By Aba Zebra, a pious man who retired from the world and lived in the cave of Hoharewa, in the province of Armatshoho.
The Abyssinian and Somali Grevy's zebra (E.
This class includes the elephant (now found only in the Knysna and neighbouring forest regions), buffalo and zebra (strictly preserved, and confined to much the same regions as the elephant), eland, oribi, koodoo, haartebeest and other kinds of antelope and gnu.
The elephant, giraffe, lion, leopard, hyena, zebra, buffalo, gnu, quagga, kudu, eland and many other kinds of antelope roamed the plains; the rhinoceros, hippopotamus and crocodile lived in or frequented the rivers, and ostriches and baboons were numerous.
The second species, Burchell's zebra (Equus burchelli), is represented by a large number of local races, ranging from the plains north of the Orange river to north-east Africa.
A few elephants, giraffes and zebras (equus burchelli - the true zebra is extinct) are still found in the north and north-eastern districts and in the same regions lions and leopards survive in fair numbers.
The black bat-like areas are the primary austenite, the zebra-marked ground mass the eutectic, composed of white stripes of cementite and black stripes of austenite.
The fauna includes the lion, leopard, cheetah, elephant, giraffe, rhinoceros, hippopotamus, buffalo, zebra, kudu and many other kinds of antelope, wild pig, ostrich and crocodile.
The latter species (Equus zebra) inhabits the mountainous regions of the Cape Colony, where, owing to the advances of civilized man into its restricted range it has become very scarce, and is even threatened with extermination, but it exists in the form of a local race in Angola.
Typically, Burchell's zebra, or the bonte-quagga (Equus burchelli), is a rather larger and more robust animal, with FIG.
Among the striped species, or zebras and quaggas of Africa, the large Grevy's zebra (Equus grevyi) of Somaliland and Abyssinia stands apart from the rest by the number and narrowness of its stripes, which have an altogether peculiar arrangement on the hind-quarters, the small size of the callosities on the fore-legs, the mane extending on to the withers and enormous rounded ears, thickly haired internally.
Lastly, there is the true or mountain zebra (E.
The defective formation of the pony, the perpendicular shoulder and the drooping hind quarters, are modified; but neither the latter, nor bent hocks, which place the hind legs under the body as in the zebra, are objected to, as the conformation is favourable to rapid turning.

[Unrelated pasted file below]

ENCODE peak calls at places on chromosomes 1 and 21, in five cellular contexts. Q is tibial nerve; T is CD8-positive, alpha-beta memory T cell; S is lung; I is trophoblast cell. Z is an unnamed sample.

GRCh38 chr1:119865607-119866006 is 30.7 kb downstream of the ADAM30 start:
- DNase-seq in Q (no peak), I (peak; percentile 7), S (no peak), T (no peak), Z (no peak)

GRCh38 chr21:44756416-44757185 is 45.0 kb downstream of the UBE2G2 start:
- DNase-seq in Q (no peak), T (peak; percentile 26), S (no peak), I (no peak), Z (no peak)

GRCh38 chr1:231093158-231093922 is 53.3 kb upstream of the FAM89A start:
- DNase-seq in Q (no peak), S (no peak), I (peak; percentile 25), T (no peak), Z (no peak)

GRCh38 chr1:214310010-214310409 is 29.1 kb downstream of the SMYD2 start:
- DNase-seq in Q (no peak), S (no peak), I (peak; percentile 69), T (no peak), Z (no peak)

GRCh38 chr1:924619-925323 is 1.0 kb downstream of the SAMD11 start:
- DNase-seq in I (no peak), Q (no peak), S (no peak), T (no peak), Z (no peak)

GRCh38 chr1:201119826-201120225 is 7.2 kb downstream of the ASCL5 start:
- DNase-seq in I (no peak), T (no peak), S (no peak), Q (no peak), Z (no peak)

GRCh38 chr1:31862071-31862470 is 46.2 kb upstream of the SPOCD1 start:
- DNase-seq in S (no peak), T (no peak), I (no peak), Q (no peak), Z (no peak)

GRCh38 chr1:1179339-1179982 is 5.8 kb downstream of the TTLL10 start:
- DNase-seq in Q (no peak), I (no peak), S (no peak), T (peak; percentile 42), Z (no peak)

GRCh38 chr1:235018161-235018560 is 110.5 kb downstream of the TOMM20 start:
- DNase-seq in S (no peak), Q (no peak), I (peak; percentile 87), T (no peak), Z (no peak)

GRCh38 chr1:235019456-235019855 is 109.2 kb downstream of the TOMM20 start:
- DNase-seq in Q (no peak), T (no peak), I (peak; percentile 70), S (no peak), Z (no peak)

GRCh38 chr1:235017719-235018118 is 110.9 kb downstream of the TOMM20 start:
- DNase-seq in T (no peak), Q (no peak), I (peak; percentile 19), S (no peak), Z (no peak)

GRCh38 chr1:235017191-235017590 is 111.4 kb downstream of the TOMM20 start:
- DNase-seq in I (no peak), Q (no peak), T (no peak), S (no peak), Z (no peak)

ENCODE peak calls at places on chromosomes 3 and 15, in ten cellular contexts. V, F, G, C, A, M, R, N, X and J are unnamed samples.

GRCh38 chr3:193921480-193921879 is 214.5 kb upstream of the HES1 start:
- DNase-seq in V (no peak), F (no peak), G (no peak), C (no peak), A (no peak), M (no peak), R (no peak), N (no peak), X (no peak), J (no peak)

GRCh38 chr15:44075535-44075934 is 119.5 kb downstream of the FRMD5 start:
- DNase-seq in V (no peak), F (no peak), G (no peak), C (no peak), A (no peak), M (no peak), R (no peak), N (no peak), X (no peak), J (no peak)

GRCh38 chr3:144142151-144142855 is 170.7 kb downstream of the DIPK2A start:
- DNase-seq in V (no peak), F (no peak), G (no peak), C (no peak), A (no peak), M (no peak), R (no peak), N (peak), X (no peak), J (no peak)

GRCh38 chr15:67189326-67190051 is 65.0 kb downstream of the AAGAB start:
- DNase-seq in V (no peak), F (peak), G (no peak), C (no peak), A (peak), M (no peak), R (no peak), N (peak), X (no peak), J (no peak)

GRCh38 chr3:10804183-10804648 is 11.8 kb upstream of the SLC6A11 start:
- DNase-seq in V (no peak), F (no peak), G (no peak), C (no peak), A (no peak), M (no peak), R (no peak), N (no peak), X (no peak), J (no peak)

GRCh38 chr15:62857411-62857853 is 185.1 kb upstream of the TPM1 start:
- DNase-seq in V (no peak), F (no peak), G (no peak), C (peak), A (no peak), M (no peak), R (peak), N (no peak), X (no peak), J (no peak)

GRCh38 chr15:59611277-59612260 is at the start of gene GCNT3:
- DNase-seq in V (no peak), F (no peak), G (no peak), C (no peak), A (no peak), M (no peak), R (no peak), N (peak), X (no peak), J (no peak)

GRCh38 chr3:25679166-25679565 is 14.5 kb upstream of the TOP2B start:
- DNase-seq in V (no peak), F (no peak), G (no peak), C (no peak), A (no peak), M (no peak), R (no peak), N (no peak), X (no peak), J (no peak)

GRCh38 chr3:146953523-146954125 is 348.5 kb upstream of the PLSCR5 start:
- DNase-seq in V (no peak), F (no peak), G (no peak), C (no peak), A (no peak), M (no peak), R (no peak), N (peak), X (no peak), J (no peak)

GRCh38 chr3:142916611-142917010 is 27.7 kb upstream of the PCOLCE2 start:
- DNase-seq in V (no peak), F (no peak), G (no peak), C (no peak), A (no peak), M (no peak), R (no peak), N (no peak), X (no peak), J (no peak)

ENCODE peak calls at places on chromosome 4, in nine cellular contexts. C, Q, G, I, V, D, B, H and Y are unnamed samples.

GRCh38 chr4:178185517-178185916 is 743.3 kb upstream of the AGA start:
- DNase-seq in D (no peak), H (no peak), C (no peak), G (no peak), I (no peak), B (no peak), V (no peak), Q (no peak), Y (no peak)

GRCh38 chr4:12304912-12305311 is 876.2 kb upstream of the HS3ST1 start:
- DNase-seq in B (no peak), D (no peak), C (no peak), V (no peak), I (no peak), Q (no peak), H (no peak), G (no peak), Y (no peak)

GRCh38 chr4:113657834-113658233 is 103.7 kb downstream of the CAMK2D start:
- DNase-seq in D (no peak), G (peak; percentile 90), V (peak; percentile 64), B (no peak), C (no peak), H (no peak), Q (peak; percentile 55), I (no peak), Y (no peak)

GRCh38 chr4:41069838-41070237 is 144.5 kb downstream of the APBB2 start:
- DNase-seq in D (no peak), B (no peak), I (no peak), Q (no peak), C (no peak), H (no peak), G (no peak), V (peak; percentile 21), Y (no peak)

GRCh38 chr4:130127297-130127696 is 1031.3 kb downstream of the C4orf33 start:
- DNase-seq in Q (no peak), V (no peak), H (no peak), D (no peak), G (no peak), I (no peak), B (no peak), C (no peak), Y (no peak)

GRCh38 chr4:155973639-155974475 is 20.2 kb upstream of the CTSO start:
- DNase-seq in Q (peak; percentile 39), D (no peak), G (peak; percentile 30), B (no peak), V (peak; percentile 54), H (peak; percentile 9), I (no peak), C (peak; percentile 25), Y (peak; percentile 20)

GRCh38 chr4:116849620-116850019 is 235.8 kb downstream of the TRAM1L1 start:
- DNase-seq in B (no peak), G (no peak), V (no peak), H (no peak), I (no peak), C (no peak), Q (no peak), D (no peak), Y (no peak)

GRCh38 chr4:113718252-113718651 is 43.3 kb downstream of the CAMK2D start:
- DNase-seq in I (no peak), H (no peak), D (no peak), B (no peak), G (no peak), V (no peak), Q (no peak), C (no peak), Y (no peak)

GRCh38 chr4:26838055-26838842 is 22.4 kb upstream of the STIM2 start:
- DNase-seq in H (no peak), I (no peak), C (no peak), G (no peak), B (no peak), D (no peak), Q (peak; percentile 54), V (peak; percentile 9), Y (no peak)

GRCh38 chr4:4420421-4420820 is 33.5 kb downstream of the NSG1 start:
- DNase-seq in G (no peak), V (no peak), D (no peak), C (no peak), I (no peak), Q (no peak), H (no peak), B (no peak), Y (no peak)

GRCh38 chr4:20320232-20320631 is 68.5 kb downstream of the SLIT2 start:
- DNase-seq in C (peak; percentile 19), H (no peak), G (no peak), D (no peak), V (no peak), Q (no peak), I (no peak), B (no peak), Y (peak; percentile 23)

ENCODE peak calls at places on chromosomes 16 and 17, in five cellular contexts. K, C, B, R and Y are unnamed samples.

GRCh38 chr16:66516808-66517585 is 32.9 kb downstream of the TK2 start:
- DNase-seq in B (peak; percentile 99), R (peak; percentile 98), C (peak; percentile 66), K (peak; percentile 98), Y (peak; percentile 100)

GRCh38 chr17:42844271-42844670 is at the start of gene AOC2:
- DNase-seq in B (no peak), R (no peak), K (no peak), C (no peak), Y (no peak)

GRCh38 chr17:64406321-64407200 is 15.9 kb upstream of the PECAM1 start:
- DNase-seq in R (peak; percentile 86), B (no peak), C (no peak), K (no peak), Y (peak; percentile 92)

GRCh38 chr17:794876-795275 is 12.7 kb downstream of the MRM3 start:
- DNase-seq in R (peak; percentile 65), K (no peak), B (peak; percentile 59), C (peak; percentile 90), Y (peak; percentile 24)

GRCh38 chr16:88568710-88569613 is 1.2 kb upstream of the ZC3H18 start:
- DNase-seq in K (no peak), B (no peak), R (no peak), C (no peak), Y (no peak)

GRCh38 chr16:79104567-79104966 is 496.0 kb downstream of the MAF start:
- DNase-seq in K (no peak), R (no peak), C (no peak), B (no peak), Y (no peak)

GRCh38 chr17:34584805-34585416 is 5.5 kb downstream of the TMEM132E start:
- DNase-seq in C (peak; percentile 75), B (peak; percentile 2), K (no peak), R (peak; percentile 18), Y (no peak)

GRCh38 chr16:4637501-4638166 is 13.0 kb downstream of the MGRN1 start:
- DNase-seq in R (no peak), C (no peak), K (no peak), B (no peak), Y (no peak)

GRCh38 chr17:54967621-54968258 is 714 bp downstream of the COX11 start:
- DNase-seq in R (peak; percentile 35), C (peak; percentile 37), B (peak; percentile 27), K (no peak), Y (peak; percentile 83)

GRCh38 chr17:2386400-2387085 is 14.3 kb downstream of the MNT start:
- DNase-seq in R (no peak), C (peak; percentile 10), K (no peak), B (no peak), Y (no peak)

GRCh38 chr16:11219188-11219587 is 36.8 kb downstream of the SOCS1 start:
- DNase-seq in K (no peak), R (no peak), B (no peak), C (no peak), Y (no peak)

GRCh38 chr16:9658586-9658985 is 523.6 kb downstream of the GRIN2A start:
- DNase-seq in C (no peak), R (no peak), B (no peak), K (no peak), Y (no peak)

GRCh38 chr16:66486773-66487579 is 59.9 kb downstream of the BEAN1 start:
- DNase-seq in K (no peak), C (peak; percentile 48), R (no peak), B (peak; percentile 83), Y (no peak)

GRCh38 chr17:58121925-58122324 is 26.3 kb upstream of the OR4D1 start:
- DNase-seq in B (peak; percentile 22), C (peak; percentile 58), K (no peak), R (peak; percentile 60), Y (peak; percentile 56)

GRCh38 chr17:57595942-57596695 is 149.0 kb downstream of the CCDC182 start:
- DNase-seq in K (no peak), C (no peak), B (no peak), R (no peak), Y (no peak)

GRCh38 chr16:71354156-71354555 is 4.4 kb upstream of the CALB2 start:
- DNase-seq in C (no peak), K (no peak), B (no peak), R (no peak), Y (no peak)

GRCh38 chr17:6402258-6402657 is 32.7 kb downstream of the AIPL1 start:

The open savannas are the home of large ungulates, especially antelopes, the giraffe (peculiar to Africa), zebra, buffalo, wild ass and four species of rhinoceros; and of carnivores, such as the lion, leopard, hyaena, &c. The okapi (a genus restricted to Africa) is found only in the dense forests of the Congo basin.
The flesh of Burchell's zebra (or quagga, as it is often called) is relished by the natives as food, and its hide is very valuable for leather.
The native fauna was formerly very rich in big game, a fact sufficiently testified by the names given by the early European settlers to mountains and streams. The lion, elephant, rhinoceros, hippopotamus, giraffe, buffalo, quagga, zebra and other large animals were, however, during the 18th and 19th centuries driven out of the more southern regions (though a few elephants and buffaloes,.
Stripes are frequently seen in high-caste Arab horses, and cross-bred colts out of Arab mares sometimes present far more distinct bars across the legs and other zebra-like markings than characterized the subsequent offspring of Lord Morton's seven-eighths Arabian mare.
The quagga having become extinct, a number of mares were put to a richly striped Burchell zebra, and subsequently bred with Arab, thoroughbred and cross-bred sires.
Thirty mares put to a Burchell zebra produced seventeen hybrids, and subsequently twenty pure-bred foals.
Unlike Lord Morton's quagga hybrids, all the zebra hybrids were richly, and sometimes very distinctly, striped, some of them having far more stripes than their zebra parent.
But as equally distinct markings occurred on two pure-bred Highland foals out of mares which had never seen a zebra, it was impossible to ascribe the stripes on the foals born after zebra hybrids to infection of their respective dams. Further, the subsequent foals afforded no evidence of infection, either in the mane, tail, hoofs or disposition.
The foals by pure-bred sires out of mares which had never been mated with a zebra, two were striped at birth and one acquired stripes later - they were revealed as the foal's coat was shed.
The result was two fillies which in no single point either suggest a zebra or a zebra hybrid.
In the typical form, now also extinct, of the bonte-quagga, dauw, or Burchell's zebra (E.
Zebra), typically from the mountain ranges of Cape Colony, where it is now specially protected, but represented by E.
Zebra penricei in south-west Africa.
Cases of fertile union are recorded between the horse and the quagga, the horse and the bonte-quagga or Burchell's zebra, the horse and the onager and kiang or Asiatic wild asses, the common ass and the zebra, the ass and bontequagga, the ass and the onager, the onager and the zebra, and the onager and the bonte-quagga.
Pigeons have been very little naturalized; the tame bird has become feral locally in various countries, and the Chinese turtledove (Turtur chinensis) is established in Hawaii, as is the small East Indian zebra dove (Geopelia striata) in the Seychelles, and the allied Australian (G.
Other first-class timbers are koko (Albizzia lebbek), white chuglam (Terminalia bialata), black chuglam (Myristica irya), marble or zebra wood (Diospyros kurzii) and satin-wood (Murraya exotica), which differs from the satinwood of Ceylon (Chloroxylon swietenia).